“Your music kept me alive”

~ anonymous Meat Loaf fan

The Ugly Truth

These are some of the ugliest selfies that I have ever taken! But I want to share them with you, because it is time to be upfront and brutally honest. 

I am a thirty-two year-old man, who has travelled all over the globe. Visiting, living, working and playing in a diverse mix of the best and most fascinating locales our small planet has to offer. Yet here I am, curled up in my mother’s lap, bawling my eyes out because I am sick to death of feeling depressed. Literally.

In the past few months, certain dark thoughts have continued to creep their way forward, from the somber depths of my currently uncontrollable brain. It started as almost a kind of curiosity. What would it feel like? Relief? Release? Or the opposite, an ironic end to being in so much pain from feeling so numb?

I have spent much of my career pushing my body to the limits. I have worked professionally in rock climbing, kayaking, sailing, various other adventure sports and am a fully qualified snowboard instructor. Having trained and worked in Whistler, Canada, for three years; I was really good at what I did. In my final season I was even bestowed the “Pro [Instructor] of the Year” award, based on feedback from my students.

At university, I studied ‘Adventure Education’. So, as you can imagine, I am very much into my extreme sports. Mum, Dad, sorry if you are finding out this way; there have been several times where the risk may have outweighed the reward. But this lifestyle dictates playing in some testing surroundings, with real environmental risks. And hey, these sports are called “extreme” for a good reason.

I have been lost in alpine storms, camped among bears, coyotes and mountain lions, and been swept out to sea by a Cornish riptide (my first thought was actually, “Oh God, I’m gonna be on that bloody coastal rescue program!”). I have made mistakes when rock climbing – mistakes that were thankfully inconsequential due to prior planning and risk assessment, I’d dearly like to add. I once got stuck on a slimy-limey Swanage cliff and I’ve free-soloed all over Scottish crags too.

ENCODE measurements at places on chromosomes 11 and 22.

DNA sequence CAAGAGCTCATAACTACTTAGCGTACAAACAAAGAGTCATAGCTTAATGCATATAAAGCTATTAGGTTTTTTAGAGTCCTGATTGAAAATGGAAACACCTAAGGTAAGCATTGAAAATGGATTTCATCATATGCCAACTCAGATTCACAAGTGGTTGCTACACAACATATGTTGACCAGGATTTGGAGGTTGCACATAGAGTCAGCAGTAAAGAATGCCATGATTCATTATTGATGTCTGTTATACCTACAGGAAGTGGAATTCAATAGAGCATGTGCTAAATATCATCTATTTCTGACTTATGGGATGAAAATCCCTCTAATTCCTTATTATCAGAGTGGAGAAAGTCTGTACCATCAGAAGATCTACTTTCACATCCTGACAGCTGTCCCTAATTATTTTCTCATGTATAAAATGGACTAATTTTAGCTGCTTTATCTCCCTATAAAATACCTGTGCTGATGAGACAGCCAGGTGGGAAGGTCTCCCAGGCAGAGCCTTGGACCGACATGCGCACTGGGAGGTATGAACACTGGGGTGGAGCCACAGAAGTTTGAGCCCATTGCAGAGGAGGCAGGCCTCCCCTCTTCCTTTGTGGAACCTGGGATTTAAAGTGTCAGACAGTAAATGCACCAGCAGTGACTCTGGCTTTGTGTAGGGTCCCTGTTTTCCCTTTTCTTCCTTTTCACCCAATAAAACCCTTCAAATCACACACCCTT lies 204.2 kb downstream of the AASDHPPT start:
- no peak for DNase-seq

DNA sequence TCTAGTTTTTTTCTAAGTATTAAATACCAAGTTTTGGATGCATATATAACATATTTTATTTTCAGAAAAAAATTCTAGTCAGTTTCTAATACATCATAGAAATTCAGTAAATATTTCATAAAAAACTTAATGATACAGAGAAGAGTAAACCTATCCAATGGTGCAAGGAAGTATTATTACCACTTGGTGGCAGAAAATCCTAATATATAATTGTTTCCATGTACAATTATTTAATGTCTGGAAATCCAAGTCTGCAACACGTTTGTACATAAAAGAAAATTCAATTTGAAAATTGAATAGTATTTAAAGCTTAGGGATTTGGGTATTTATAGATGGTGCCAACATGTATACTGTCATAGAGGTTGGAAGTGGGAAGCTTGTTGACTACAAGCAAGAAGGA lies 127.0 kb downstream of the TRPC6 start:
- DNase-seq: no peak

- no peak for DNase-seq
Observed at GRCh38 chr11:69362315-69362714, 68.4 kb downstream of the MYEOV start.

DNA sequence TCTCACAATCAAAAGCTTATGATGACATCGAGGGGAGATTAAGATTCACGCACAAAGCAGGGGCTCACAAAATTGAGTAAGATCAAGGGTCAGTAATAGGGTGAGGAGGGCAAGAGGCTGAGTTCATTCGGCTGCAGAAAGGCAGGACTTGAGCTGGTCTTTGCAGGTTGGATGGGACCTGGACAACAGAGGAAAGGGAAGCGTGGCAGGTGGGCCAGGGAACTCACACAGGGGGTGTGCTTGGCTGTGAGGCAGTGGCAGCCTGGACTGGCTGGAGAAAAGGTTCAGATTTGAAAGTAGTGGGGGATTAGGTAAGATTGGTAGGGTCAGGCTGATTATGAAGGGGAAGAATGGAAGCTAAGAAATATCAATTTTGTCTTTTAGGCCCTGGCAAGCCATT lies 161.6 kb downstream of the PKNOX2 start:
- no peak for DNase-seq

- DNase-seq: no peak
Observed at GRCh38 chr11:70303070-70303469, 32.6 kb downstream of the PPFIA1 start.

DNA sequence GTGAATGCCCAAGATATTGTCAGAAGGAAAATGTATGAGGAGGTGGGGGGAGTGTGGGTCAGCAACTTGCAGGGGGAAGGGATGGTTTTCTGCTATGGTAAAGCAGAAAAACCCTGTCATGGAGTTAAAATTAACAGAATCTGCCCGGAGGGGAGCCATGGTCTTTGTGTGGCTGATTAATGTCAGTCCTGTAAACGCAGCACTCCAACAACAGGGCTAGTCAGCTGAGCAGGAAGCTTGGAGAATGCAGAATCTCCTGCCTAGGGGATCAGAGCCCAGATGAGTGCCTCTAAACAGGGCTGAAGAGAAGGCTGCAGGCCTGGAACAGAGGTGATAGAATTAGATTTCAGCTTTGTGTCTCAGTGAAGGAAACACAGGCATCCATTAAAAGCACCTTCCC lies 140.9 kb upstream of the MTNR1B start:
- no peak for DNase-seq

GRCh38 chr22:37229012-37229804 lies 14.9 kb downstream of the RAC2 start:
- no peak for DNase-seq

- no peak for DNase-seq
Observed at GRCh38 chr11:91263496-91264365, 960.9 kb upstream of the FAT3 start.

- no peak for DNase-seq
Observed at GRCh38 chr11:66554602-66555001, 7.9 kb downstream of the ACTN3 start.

I’ve had several concussions and a couple of suspected breaks from snowboarding. Upset bikes have launched me from their saddles, to the stony daggers below. Involuntary white water swimming is often a common consequence of my stepping into a kayak.

I like to push my body. This is one thing that really frustrates me about this current low. Depression saps all my energy and motivation. And so, the vicious cycle continues its downward spiral. But lately, these pushes on my body have been coming from my mind, and under very negative circumstances.

“Your music kept me alive!”

So why the tears? The short and quirky answer would be: Meat Loaf; whilst watching a biographical documentary on his career. If you’re a fan of classic rock, I’d definitely recommend it!

Towards the end of the program, he meets a fan after performing a concert. This middle-aged lady breaks into tears when she meets the legend. Upon reassurance from Meat, she tearfully tells him that his music kept her alive.

I’m sure that I will not be the only person to say that this scene hits way too close to home. This may well be the first time that I have properly cried since I was about twelve years old! Back then, I fell out with all my friends at school. So of course, I burst into tears when mum asked, “how was your day?”

I have wanted to cry since then. Heavens knows, I have felt the need to cry many, many times. But something inside me always stopped the tears from coming. This time it was very different and caught me completely by surprise.

A huge swelling force rose its way up from my guts and into my chest. I felt like my rib cage would burst open with emotion; the only relief being to let out a huge sob. A sob which continued into floods of tears as, not only the true impact of the scene hit me, but as I came to terms with my own demons.